However, given that there are eleven names on this list with more in dead money to their credit, it seems a little odd that Weis would earn the top spot. I mean sure, it probably generates ESPN way more clicks to put Notre Dame and Charlie Weis on the homepage instead of Gary Matthews, Jr. but move one up the list (to Josh Hamilton) and you’re in for over 2.5x the money and that for a player who is a shell of his 2-seasons-ago self. Weis had some bad seasons in South Bend, but he actually took Notre Dame to two BCS Bowls (and in a fun bit of symmetry got beat so badly in one by LSU that it probably helped JaMarcus Russell, the name on the other end of the list, rocket up to becoming the #1 overall pick in the NFL draft). And because of their lack of conference affiliation, the Irish didn’t have to split those checks with other schools. So if you want to look not just at the cost but also the return, either in terms of wins or dollars, there is no way Weis is the worst of the lot.

Kansas is probably getting (or got) much less for the $5.8M they paid Weis to leave than ND got for the $19M they paid for him to do the same. Plus, Notre Dame covers its administration building in actual gold. They probably found $19M in the couch cushions at the Development offices.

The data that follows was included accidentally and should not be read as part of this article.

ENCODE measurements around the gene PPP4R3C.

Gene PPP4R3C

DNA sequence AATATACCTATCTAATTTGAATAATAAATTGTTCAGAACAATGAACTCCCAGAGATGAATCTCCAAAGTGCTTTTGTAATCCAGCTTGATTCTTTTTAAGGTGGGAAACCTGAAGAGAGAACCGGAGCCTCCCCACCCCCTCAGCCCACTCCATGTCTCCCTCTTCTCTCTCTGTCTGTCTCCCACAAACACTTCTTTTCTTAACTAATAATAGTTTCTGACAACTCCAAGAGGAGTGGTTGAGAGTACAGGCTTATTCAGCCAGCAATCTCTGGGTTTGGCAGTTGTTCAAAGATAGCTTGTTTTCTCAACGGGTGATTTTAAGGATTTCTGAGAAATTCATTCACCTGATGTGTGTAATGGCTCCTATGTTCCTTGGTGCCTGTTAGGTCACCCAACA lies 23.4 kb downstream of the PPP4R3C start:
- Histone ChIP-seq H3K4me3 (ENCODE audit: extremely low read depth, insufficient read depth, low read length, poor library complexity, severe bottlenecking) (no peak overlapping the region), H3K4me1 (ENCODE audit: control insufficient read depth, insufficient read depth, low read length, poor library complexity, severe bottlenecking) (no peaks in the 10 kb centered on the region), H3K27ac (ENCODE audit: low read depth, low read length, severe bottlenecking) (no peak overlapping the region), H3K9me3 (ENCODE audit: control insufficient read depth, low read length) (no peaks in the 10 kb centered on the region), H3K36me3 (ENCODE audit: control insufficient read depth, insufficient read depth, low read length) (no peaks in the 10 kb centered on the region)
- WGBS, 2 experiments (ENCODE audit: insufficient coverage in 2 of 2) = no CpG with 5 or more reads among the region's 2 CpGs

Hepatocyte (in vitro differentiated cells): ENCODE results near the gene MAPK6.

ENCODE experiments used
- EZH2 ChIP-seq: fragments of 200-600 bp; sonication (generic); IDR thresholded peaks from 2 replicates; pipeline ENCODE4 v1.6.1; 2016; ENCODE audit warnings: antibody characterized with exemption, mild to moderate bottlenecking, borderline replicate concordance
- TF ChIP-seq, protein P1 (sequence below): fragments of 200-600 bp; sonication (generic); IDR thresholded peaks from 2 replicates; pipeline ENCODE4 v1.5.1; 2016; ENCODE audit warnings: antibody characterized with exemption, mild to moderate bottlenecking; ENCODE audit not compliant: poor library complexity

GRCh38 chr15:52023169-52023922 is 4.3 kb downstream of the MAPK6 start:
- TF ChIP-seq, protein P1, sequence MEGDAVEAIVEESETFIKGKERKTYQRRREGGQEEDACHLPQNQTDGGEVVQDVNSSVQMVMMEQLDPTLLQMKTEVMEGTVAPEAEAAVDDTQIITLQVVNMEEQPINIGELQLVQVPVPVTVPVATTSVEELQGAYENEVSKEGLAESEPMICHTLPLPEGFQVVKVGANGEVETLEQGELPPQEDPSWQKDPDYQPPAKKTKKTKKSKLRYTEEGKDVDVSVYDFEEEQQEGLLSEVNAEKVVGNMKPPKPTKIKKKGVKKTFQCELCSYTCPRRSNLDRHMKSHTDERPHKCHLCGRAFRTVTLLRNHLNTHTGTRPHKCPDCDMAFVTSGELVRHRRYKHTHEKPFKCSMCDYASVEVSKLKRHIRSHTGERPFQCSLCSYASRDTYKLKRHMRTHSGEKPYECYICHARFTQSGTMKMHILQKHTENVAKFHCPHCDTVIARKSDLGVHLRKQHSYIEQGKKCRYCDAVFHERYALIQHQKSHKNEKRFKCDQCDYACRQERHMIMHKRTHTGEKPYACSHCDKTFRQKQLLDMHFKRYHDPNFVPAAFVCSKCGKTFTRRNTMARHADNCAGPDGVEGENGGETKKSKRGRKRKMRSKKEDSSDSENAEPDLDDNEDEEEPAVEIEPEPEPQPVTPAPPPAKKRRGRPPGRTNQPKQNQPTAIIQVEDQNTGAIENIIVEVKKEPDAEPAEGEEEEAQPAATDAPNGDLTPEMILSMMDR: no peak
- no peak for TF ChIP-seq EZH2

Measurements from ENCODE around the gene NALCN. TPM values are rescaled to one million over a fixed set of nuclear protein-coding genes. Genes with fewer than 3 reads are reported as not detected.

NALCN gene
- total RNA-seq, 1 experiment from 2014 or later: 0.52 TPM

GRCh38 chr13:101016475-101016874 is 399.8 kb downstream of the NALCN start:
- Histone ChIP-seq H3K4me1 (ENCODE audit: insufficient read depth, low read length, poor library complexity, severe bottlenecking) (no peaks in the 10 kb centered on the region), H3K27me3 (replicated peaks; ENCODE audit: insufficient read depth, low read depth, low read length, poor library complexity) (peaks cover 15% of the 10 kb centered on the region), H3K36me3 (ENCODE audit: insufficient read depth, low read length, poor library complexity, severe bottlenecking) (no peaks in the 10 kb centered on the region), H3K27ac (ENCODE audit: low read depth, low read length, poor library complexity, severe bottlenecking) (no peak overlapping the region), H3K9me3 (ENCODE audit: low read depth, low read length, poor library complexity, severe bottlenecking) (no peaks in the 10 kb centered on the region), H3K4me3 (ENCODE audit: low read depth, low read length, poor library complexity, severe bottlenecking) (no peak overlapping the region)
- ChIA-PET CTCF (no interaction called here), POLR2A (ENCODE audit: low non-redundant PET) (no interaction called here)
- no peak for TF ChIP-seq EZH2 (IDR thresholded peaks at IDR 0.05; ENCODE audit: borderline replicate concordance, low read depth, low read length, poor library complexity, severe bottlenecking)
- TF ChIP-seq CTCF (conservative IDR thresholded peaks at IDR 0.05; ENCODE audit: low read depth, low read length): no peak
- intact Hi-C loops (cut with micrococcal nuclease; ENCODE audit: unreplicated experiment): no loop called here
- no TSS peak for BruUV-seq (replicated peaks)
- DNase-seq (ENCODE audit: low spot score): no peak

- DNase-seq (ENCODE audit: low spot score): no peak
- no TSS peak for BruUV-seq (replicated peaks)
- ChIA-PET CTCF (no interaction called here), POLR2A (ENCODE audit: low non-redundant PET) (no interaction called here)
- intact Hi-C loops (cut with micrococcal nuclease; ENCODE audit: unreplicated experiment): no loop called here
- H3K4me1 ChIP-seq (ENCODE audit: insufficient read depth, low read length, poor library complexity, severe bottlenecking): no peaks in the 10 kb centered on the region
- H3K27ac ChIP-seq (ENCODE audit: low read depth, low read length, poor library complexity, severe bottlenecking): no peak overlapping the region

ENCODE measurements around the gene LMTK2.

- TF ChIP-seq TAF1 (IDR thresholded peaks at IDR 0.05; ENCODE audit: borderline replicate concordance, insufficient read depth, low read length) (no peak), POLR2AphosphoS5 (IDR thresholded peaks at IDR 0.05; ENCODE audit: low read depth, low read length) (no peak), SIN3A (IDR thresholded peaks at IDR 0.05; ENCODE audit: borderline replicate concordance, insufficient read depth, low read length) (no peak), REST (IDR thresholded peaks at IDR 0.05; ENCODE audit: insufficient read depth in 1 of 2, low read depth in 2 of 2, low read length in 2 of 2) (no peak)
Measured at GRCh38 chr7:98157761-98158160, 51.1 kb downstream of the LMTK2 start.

1 Even I half-assed it so that I really only had to write one function to do the calculations. I picked a discount rate of 3% for all years. If you look at inflation, it has been ridiculously low the last 3-4 years. Go back a few more years and it’s a little higher. So I guesstimated something in the middle. For past years, you can go get the CPI and do really accurate calculations of what, say, 2003 money is worth today. I didn’t do that. I stuck with the same 3% going forward and backward, again for simplicity sake. So I wouldn’t take my numbers as gospel, but they are still far more accurate than Rovell’s using nominal dollars.

2 This might be very wrong. Not an NBA guy. But it seems like the sole point of every trade in the NBA is to find expiring contracts and match cap hits such that there has to be a frictional amount of dead money that’s persistently floating around.